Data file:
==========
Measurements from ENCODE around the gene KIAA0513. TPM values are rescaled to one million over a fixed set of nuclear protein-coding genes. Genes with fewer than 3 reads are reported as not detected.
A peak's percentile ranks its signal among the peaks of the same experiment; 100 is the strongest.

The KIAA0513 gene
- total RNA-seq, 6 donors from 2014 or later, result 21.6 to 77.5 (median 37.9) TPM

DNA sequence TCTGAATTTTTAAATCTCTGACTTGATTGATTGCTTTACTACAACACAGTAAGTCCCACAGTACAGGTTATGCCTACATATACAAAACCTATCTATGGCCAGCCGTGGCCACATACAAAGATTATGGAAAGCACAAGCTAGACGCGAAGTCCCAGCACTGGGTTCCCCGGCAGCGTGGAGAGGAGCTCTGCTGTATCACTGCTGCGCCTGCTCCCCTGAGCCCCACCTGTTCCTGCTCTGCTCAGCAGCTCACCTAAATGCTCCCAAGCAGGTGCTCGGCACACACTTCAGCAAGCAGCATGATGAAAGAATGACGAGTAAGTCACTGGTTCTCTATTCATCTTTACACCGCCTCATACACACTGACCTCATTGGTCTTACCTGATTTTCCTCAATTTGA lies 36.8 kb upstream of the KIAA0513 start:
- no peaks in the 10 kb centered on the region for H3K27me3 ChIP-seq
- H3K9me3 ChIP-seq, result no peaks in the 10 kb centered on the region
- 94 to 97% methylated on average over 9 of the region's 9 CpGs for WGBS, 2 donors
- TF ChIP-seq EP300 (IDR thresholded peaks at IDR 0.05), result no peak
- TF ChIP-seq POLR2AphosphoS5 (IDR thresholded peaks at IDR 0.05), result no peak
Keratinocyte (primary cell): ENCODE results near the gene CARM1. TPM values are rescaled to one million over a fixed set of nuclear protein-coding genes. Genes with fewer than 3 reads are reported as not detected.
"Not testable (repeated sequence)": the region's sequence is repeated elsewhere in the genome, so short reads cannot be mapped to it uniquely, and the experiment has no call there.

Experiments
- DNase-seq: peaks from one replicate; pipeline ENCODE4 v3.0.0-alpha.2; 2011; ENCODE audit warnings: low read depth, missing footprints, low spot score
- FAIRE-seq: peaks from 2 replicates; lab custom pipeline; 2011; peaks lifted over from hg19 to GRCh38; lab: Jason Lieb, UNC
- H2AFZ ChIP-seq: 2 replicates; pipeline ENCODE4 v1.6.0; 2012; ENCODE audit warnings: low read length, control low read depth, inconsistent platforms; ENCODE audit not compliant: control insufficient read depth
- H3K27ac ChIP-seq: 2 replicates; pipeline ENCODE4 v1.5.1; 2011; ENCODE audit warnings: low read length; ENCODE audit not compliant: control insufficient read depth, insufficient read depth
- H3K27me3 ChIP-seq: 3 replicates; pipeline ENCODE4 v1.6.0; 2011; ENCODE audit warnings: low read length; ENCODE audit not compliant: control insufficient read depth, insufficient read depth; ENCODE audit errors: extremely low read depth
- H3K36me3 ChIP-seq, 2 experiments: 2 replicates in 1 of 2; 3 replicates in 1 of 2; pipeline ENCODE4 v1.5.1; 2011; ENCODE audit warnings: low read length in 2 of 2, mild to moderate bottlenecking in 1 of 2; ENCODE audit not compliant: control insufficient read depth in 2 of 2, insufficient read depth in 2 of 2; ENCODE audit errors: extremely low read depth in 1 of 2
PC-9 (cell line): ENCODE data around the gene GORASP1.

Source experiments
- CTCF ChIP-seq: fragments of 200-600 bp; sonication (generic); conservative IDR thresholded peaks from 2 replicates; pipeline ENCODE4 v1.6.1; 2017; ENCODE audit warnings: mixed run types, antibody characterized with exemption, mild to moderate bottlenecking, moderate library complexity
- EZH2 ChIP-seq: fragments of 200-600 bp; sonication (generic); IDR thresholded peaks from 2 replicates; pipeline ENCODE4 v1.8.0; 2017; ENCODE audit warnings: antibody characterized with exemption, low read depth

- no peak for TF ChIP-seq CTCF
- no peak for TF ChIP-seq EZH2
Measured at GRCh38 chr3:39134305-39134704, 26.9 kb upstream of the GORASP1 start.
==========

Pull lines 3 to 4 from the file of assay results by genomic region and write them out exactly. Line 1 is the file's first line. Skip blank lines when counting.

The KIAA0513 gene
- total RNA-seq, 6 donors from 2014 or later, result 21.6 to 77.5 (median 37.9) TPM